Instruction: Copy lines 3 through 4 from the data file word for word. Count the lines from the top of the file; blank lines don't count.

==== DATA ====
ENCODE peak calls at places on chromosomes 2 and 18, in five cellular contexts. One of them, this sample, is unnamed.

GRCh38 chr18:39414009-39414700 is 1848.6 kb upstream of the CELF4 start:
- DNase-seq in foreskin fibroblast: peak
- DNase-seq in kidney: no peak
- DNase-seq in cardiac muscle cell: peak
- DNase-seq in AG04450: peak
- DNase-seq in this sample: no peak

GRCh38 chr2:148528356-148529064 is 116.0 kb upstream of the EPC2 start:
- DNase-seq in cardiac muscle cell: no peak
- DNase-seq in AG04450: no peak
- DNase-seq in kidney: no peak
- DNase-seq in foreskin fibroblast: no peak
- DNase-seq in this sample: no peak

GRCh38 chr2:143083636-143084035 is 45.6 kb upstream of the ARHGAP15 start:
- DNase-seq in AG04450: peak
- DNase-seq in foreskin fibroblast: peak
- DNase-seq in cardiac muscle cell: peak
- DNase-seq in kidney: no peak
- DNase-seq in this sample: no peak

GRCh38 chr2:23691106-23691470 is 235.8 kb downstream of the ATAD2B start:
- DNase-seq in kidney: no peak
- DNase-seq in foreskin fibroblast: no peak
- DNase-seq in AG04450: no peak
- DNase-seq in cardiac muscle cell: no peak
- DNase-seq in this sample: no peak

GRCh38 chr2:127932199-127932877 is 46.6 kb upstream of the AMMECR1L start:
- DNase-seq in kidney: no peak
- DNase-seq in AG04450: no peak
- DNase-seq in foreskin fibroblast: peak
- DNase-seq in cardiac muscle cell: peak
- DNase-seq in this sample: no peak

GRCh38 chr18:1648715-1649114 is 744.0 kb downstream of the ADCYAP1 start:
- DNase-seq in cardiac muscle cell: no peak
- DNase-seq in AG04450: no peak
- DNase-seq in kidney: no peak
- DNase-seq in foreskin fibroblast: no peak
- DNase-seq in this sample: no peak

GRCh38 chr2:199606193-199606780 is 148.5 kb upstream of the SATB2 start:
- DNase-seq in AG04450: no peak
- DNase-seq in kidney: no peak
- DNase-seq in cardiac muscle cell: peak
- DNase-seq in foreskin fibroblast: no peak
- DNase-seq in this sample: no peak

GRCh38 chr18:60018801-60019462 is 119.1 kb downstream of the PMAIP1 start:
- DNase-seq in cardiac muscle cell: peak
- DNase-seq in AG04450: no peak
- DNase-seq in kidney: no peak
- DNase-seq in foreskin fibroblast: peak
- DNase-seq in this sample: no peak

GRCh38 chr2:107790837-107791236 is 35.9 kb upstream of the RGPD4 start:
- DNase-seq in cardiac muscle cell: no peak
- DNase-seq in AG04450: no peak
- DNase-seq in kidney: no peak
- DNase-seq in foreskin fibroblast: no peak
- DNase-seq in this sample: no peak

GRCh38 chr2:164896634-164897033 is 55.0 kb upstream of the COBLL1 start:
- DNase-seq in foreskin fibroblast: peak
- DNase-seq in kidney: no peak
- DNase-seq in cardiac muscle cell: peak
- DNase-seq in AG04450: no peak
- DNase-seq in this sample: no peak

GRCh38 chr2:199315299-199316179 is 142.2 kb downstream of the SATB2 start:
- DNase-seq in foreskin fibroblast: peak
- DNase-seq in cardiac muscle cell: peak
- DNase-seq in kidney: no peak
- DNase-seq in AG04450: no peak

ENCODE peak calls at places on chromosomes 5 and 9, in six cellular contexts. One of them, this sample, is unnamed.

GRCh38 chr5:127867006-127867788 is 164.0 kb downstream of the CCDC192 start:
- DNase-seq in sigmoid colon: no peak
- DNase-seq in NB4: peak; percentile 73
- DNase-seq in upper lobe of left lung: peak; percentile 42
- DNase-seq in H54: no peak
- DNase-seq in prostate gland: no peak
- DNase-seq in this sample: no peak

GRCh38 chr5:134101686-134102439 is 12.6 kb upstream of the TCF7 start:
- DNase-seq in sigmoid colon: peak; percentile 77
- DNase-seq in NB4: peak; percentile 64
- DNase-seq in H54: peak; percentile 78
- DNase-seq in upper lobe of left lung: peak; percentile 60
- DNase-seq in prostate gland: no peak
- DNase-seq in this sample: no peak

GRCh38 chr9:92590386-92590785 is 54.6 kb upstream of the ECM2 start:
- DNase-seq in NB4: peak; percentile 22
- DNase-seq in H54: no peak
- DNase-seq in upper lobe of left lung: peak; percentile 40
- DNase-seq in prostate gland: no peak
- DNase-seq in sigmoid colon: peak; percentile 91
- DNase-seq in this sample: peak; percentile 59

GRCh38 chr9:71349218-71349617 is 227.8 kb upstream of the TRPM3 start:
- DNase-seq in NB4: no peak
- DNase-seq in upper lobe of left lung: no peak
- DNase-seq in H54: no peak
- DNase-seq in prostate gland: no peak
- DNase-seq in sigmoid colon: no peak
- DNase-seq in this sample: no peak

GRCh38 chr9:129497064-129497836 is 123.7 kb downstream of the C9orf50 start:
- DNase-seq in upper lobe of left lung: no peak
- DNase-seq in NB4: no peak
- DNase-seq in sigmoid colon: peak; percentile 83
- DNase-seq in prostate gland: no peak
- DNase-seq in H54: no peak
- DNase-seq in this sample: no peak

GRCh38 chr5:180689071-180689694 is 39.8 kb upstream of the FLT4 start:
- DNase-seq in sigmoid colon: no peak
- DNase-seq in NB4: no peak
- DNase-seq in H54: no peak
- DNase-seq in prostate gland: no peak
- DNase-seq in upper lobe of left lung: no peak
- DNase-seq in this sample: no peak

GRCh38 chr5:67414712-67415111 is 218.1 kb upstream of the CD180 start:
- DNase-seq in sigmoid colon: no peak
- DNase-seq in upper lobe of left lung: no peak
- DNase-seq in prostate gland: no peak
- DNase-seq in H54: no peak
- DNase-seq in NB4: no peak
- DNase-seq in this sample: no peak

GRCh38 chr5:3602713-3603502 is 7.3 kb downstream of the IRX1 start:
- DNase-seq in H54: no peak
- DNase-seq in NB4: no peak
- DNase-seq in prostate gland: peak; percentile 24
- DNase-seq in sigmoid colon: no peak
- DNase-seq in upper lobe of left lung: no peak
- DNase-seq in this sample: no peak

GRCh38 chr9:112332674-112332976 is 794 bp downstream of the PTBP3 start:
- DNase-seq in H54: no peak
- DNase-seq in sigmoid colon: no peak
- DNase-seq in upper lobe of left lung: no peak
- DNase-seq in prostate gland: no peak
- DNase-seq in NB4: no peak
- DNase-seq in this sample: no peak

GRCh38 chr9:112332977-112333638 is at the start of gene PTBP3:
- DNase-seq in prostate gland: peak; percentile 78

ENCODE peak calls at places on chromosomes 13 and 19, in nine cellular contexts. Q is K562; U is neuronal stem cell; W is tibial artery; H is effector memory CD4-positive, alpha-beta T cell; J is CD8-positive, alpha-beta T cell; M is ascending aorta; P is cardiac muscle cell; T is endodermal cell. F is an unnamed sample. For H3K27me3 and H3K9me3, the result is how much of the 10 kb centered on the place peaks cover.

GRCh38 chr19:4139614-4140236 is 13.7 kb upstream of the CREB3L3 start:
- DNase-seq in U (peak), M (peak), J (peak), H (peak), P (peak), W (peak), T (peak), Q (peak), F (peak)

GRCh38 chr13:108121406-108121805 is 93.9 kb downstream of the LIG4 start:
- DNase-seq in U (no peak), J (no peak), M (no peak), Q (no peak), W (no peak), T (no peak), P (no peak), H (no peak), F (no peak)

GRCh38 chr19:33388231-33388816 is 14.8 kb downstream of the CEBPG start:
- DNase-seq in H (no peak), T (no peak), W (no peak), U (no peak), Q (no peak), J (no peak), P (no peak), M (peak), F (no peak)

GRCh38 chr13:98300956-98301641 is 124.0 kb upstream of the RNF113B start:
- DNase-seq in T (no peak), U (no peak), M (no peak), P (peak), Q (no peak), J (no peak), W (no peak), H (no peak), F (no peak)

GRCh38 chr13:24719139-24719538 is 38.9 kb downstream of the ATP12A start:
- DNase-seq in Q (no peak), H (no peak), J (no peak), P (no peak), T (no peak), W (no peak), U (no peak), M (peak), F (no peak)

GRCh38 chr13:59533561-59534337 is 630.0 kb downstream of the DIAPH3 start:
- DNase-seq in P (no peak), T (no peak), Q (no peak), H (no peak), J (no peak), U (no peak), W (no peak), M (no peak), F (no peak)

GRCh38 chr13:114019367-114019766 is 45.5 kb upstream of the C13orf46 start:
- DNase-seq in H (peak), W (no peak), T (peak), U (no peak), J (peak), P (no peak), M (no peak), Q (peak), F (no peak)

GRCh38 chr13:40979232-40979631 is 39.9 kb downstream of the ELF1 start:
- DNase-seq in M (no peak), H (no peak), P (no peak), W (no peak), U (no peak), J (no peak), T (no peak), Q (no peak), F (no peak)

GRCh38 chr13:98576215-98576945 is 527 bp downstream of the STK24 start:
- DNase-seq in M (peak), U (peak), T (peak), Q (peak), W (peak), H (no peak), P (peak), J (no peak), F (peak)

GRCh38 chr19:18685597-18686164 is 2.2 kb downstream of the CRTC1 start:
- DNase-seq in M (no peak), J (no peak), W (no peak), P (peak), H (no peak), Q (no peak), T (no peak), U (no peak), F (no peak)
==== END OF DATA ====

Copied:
- DNase-seq in foreskin fibroblast: peak
- DNase-seq in kidney: no peak